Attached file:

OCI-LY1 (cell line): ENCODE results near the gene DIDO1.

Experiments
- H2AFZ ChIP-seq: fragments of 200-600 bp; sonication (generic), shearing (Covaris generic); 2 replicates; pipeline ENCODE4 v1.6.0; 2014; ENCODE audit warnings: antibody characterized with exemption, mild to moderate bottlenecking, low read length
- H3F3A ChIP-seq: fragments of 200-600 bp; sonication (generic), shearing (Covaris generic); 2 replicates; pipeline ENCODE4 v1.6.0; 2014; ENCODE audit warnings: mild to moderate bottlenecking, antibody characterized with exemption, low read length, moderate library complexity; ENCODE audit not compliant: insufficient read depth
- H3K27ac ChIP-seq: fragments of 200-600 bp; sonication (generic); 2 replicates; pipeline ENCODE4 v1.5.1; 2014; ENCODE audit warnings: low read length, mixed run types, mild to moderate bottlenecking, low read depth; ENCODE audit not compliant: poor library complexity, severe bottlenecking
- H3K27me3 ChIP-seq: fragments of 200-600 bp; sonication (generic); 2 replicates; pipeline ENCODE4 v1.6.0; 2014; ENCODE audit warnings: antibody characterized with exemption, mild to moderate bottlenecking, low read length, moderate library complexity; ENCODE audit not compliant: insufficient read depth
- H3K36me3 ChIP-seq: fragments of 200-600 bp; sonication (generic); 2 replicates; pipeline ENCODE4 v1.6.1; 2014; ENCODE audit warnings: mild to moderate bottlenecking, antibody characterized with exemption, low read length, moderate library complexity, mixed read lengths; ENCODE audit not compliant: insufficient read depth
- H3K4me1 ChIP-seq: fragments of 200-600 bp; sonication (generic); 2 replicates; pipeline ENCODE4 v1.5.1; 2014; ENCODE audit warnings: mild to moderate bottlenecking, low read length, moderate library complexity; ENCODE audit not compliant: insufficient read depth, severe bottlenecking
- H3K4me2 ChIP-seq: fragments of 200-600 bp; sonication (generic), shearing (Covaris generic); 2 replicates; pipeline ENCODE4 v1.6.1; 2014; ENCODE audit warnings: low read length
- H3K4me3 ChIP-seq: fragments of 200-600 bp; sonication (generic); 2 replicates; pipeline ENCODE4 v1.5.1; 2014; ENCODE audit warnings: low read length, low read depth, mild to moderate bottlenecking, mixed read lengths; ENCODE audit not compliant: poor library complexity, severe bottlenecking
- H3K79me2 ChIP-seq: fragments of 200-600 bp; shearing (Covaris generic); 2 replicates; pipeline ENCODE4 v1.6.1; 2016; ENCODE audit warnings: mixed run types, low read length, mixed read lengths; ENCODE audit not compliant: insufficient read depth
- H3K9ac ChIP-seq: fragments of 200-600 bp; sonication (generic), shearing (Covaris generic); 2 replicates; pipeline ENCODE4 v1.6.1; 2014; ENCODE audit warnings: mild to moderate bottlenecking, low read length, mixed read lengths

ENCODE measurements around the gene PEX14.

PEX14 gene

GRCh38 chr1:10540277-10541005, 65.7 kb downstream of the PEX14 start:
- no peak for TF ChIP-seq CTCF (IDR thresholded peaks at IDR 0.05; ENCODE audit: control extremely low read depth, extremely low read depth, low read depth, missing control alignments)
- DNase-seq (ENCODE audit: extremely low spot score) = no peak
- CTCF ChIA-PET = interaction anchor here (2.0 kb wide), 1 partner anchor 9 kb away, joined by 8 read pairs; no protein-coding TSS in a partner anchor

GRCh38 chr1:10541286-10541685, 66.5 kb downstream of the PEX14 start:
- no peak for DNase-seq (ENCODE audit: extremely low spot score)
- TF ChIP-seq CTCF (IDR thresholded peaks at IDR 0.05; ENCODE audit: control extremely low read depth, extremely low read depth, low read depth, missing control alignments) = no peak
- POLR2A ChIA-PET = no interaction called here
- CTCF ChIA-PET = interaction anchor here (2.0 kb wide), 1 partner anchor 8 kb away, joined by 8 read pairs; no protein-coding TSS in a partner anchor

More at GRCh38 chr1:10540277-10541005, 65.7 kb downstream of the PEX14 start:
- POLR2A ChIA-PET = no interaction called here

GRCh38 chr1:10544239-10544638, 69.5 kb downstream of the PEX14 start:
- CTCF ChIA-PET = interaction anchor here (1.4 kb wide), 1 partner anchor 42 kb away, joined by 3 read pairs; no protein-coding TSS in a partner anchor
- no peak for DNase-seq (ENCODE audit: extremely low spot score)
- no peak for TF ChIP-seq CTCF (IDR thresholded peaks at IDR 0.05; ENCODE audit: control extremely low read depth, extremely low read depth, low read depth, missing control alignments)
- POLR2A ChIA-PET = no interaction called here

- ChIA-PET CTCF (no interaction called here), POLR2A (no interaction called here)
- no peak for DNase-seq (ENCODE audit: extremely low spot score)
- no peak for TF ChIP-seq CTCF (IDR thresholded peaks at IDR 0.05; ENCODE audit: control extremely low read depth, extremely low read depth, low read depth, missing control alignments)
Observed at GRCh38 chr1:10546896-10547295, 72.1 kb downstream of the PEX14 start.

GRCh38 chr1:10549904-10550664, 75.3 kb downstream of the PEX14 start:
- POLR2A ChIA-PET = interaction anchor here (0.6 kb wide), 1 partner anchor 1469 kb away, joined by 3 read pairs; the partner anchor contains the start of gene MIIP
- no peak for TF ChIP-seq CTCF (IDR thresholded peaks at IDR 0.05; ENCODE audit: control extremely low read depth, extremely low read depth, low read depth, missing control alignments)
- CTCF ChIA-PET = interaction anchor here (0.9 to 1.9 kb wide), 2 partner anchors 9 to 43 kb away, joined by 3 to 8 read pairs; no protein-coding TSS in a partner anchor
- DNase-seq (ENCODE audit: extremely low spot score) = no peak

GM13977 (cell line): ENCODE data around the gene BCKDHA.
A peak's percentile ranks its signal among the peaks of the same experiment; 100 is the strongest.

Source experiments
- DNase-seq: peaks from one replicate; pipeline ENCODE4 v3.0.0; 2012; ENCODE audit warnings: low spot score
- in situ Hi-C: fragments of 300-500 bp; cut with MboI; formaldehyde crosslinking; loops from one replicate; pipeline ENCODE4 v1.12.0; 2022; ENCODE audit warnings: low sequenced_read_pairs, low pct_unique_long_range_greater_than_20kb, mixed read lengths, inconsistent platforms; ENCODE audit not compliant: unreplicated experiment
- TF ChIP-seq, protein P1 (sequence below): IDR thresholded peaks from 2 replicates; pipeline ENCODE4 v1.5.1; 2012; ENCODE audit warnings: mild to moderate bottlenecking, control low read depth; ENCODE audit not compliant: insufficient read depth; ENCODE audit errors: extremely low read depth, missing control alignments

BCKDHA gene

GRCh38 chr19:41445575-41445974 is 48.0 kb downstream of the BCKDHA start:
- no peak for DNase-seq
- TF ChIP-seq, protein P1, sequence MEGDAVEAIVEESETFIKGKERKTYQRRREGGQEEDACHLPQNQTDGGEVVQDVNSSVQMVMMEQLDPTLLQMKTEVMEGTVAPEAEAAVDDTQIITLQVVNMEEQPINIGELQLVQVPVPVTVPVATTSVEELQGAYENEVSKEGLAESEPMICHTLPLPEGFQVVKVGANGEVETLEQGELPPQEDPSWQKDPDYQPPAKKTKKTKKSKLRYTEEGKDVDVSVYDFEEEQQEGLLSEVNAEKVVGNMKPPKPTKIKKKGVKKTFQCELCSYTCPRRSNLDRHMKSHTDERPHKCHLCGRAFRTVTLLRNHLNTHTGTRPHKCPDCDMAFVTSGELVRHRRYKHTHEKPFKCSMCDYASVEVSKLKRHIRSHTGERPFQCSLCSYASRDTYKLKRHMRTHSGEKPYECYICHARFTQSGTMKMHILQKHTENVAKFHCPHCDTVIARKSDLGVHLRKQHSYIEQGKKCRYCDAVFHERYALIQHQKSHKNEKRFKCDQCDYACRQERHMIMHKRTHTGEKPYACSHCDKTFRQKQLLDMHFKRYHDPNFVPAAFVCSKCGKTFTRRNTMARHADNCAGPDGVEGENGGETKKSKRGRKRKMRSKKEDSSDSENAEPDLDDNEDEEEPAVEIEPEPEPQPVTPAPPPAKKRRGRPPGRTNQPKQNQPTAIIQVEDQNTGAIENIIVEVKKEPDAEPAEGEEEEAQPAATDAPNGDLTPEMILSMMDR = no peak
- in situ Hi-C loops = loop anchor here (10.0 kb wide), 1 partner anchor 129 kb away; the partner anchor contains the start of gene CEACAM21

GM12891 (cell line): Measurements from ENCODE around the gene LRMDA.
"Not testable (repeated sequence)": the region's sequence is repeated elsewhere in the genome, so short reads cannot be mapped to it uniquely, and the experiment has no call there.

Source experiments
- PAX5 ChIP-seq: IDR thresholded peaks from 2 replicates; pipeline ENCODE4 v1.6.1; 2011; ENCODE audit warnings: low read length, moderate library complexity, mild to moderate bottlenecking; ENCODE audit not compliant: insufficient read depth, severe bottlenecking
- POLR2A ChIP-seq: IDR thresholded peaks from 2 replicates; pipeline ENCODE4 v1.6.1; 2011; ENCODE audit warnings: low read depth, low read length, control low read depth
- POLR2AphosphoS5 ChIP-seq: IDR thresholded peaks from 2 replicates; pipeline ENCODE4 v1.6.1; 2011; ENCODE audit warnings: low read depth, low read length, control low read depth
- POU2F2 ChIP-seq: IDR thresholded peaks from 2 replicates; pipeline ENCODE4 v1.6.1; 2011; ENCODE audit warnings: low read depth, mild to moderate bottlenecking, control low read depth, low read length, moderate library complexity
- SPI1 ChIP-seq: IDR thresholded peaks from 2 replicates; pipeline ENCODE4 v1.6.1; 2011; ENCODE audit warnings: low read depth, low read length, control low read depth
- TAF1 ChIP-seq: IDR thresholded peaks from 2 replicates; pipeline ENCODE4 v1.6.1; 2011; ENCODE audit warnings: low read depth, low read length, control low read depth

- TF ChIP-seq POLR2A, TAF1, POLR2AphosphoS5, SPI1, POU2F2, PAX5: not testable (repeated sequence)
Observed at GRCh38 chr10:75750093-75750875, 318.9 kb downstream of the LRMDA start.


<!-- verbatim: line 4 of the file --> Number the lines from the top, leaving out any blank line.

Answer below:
- H3F3A ChIP-seq: fragments of 200-600 bp; sonication (generic), shearing (Covaris generic); 2 replicates; pipeline ENCODE4 v1.6.0; 2014; ENCODE audit warnings: mild to moderate bottlenecking, antibody characterized with exemption, low read length, moderate library complexity; ENCODE audit not compliant: insufficient read depth